Gratitude, happiness, and relationships

14 11 2014

Gratitude is another positive emotion that is strongly associated with happiness. Specifically, it boosts happiness, self-worth, social relations and optimism. It lowers negative emotions such as envy, materialism, self-blame etc.

To be grateful means to allow oneself to be placed in the position of a recipient—to feel indebted, aware of one’s dependence on others, and obligated to reciprocate.Above all, Gratitude is a mindset than a single act. The realization that all is gift is freeing, and freedom is the very foundation upon which gratitude is based.

One interesting thing is, gratitude may seem counter-intuitive to us.  “Thinking about oneself is natural, humility is unnatural.” We may have to really fight our narcissist instincts to cultivate gratitude in life, but it’s well worth it.

As eminent psychologist Thomas Gilovich puts it, there are two major enemies of gratitude:

  • The headwinds/tailwinds asymmetry or negativity bias, which refers to our tendency to see the things that are holding us back more clearly than that are pushing us forward.
  • Power of adaptation – which refers to our tendency to get used to things and take them for granted.

Practicing gratitude means counting your blessings. Life may not always be just, but you feel grateful for what you have got and move on. Gratitude amplifies the good in our lives – it enables us to notice the good, to reflect more positively on our past. It improves our social lives – because people like grateful people, it enhances pro-social behavior.

However, there is an important caveat to the practice of gratitude. More is not always good. Research studies have shown that while recording in the gratitude journal thrice a week boosted  happiness,  recording daily didn’t result in any increase in well-being. So, don’t overdose on gratitude.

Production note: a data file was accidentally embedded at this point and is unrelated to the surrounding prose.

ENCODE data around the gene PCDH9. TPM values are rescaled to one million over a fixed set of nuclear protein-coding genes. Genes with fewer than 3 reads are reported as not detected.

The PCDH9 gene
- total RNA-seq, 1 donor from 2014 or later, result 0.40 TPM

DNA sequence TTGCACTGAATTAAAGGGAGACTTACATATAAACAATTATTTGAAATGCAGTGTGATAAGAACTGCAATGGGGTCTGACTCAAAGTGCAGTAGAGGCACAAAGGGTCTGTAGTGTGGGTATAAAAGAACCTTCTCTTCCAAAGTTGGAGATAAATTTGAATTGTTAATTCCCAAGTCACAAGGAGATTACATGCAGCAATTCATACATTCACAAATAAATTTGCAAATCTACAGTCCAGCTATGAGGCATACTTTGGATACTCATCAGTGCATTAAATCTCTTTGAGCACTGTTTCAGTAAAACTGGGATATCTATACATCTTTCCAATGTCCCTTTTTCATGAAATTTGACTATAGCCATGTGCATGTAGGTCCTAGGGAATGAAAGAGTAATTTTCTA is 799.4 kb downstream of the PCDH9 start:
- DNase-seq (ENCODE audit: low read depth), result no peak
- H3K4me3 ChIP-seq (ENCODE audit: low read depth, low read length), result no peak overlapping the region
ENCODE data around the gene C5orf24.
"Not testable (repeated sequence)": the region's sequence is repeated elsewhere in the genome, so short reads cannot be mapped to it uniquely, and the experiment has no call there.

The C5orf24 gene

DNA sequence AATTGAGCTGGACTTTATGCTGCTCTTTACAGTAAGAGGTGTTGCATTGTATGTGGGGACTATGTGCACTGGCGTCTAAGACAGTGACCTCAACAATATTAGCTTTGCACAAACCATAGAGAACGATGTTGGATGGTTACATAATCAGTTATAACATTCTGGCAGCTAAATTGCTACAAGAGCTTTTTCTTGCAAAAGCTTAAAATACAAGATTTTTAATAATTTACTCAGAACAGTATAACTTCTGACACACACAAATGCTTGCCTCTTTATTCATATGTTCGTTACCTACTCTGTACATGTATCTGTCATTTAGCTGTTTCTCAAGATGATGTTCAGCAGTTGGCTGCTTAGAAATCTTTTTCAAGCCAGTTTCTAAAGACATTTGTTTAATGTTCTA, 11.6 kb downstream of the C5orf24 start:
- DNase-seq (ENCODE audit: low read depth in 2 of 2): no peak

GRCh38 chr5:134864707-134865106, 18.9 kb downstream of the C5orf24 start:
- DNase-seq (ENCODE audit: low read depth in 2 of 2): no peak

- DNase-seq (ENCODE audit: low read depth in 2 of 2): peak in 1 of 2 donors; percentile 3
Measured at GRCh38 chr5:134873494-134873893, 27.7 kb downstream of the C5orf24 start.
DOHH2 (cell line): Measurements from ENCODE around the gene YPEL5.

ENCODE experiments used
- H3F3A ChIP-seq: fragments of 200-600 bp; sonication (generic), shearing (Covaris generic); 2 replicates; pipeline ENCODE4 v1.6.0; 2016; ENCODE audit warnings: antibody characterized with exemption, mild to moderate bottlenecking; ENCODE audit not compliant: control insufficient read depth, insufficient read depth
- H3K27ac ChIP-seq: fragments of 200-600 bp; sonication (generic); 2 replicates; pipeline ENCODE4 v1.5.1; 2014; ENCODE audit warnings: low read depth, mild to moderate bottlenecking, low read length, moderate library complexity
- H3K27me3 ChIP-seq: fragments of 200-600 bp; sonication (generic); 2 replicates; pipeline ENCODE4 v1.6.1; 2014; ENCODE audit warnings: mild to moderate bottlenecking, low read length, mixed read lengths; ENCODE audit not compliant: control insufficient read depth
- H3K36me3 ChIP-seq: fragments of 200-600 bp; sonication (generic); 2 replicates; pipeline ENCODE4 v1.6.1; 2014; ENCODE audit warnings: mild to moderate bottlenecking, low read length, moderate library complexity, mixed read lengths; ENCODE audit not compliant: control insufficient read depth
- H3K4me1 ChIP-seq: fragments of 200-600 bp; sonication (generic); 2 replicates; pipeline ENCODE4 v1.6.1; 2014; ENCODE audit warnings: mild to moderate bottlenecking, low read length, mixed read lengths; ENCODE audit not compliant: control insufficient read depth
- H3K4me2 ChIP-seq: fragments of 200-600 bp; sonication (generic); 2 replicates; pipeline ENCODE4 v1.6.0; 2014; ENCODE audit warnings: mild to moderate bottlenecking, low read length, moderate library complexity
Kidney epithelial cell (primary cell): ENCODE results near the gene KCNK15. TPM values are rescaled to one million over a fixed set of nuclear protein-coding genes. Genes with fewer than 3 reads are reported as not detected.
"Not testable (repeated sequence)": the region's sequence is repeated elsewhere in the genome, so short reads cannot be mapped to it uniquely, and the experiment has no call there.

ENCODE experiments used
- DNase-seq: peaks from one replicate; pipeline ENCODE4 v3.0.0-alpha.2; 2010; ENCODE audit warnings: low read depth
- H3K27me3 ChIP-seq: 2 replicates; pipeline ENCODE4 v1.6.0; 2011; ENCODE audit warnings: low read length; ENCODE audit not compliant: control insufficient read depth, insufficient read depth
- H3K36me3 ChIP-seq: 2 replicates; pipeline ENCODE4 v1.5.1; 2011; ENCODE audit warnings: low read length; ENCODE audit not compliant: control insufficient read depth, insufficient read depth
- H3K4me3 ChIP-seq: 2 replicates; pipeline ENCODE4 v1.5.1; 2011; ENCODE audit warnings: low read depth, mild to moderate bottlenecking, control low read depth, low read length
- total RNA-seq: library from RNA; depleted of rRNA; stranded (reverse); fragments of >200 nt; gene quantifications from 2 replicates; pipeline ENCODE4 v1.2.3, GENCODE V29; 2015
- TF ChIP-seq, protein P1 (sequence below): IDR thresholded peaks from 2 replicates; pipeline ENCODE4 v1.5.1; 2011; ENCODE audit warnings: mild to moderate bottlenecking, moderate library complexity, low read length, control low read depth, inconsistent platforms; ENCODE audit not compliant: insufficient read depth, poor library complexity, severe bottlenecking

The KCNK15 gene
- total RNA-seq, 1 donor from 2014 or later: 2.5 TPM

An important thing we need to keep in mind while practicing gratitude is that we should not ignore or fail to recognize our own effort and value. Grateful people give credit to others, but not at the expense of acknowledging their own responsibility for their success. They take credit, too. It’s not either/or. 

Research suggests that gratitude is a key ingredient to successful romantic relationships. Sara Algoe’s study found that grateful couples are more satisfied in their relationships and felt closer to each other. Amie Gordon has done some remarkable research on Gratitude in romantic relationships and she defines gratitude in this context as “appreciating not just what your partner does, but who they are as a person”. You just don’t thank the person for the “act” but thank their intention behind the act. She says that gratitude means “thinking about all about your partner’s best traits and remembering why you got into a relationship with them in the first place.”

This is really a profound insight because one of the major problems in long term relationships is that the spark usually fizzles out with time and partners take each other for granted before too long and this results in a kind of disillusionment and/or everyday dissatisfaction, which may introduce new problems. But if we continue to appreciate our partners and be grateful for their presence in our lives, the relationships will continue to bloom.